While Andres has now weakened into a tropical storm, Blanca continues to strengthen and is now a Category 3 major hurricane centered well southwest of Mexico.
This is the earliest on record that two major hurricanes have formed in the Eastern Pacific. There have been four other seasons that have had two major hurricanes develop before the end of June.
While Andres brought only rough surf and rip currents to Mexico, Blanca will bring more direct impacts as it continues to strengthen over the next few days and eventually approaches Baja California.
Blanca will continue to meander well away from Mexico for the next 24 hours before moving northwestward for the rest of the week.
The expected track will take this tropical system closer to the Mexico coastline as it moves northward, but the worst conditions will remain well offshore. Even through Blanca will remain over the open ocean through Saturday, large surf and dangerous rip currents will increase along the coast of Mexico from Acapulco to near Puerto Vallarta.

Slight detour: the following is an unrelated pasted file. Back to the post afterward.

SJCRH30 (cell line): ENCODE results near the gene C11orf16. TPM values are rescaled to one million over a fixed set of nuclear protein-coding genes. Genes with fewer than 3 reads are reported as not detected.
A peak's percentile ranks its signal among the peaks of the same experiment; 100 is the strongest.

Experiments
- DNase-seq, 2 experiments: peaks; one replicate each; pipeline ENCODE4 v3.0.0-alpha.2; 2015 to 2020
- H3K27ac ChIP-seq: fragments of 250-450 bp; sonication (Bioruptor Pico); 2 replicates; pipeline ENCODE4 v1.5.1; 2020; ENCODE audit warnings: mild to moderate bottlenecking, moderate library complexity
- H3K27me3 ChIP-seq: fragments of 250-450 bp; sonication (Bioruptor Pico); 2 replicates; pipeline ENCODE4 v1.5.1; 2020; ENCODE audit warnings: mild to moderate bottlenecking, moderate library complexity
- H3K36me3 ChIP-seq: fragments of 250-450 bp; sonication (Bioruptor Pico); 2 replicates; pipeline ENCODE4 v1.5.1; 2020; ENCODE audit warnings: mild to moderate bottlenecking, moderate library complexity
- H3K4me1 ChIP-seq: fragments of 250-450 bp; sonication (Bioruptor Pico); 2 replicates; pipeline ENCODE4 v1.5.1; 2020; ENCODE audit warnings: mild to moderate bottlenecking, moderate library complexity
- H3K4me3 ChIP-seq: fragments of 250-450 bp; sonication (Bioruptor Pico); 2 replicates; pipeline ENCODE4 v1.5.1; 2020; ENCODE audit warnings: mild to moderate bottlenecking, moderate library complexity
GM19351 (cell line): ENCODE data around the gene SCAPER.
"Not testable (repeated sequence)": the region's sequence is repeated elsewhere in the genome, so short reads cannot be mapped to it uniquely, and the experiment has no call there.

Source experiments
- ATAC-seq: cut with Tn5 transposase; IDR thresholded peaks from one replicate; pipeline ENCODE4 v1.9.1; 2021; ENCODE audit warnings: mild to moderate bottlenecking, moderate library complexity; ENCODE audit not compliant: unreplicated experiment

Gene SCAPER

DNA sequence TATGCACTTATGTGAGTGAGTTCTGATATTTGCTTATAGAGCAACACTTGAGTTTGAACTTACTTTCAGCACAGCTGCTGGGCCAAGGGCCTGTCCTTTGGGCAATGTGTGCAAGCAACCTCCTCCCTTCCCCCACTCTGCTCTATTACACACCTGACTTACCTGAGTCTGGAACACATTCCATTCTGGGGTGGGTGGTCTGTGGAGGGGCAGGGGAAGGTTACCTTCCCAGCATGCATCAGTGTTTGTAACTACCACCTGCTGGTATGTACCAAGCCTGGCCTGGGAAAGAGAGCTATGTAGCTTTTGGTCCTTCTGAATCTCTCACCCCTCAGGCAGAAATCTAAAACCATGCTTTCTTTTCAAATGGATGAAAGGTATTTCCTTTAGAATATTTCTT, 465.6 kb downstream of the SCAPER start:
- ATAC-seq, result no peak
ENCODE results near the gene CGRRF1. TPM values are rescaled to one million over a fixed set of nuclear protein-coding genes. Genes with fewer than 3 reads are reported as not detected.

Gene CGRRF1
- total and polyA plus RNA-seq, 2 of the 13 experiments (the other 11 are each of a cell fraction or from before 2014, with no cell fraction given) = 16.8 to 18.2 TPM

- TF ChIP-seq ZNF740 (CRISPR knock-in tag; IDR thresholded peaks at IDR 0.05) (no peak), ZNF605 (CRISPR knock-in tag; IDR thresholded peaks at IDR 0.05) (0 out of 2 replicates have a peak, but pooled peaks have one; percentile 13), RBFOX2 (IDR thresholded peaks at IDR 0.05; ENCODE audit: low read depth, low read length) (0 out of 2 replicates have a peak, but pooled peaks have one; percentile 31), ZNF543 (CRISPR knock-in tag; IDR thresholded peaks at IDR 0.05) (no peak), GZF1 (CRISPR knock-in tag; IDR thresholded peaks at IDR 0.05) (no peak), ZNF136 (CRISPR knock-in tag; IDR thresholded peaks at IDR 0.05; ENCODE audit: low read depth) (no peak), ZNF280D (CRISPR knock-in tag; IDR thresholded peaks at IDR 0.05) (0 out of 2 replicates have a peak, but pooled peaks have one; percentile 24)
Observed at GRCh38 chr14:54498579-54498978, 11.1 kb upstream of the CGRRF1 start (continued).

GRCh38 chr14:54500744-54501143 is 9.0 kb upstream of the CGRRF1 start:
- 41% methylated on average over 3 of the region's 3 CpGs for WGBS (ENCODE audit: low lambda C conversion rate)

While the heaviest rain will also remain offshore, the increase in moisture will lead to enhanced showers and thunderstorms across parts of Guerrero, Michoacan, Colima and Jalisco. Flooding is expected to be localized.
This weekend, a track toward Baja California is expected; however, moving over cooler waters would result in significant weakening prior to a potential landfall in southern Baja California. Even though Blanca will be weakening as it approaches Baja California, the storm will bring the threat of damaging winds and flooding rainfall this weekend with landfall either Saturday night or Sunday.
Landfall is possible between Cabo San Lucas and Puerto San Carlos. These areas suffered widespread damaging after Hurricane Odile made landfall across the region last year. While Blanca is not expected to be as strong as Odile at landfall, it will still be capable of producing life-threatening conditions such as damaging winds, flash flooding and mudslides.